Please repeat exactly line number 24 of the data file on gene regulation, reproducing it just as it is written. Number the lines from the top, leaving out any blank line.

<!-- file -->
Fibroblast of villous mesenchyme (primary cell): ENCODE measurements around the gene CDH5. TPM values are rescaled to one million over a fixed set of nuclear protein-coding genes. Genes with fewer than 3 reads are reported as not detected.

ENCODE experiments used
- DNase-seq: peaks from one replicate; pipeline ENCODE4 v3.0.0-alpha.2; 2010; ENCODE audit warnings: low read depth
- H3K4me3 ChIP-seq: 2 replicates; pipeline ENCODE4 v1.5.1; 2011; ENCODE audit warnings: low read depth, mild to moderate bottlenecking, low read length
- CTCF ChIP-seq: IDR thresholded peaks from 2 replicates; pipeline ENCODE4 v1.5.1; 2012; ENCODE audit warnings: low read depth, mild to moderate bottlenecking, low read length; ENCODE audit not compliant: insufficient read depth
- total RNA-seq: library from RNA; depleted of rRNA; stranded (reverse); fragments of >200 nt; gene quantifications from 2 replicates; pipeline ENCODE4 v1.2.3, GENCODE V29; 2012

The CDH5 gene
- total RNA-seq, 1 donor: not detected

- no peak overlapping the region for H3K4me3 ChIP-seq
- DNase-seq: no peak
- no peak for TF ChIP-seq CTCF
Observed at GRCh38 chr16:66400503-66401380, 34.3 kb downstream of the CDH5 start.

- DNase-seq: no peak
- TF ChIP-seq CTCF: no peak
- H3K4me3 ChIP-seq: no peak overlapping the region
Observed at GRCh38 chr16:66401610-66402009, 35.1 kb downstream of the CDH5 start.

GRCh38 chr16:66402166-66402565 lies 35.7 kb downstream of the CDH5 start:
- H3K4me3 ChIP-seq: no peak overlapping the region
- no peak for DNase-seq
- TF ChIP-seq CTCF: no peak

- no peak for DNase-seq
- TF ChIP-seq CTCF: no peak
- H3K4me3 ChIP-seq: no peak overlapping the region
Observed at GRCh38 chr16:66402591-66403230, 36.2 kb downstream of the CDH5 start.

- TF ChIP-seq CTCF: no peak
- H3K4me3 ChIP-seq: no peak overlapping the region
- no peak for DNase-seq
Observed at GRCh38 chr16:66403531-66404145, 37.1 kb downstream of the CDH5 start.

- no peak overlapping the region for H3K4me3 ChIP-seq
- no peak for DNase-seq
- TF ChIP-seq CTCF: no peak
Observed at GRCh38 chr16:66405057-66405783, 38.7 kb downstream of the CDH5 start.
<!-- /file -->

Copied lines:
Observed at GRCh38 chr16:66402591-66403230, 36.2 kb downstream of the CDH5 start.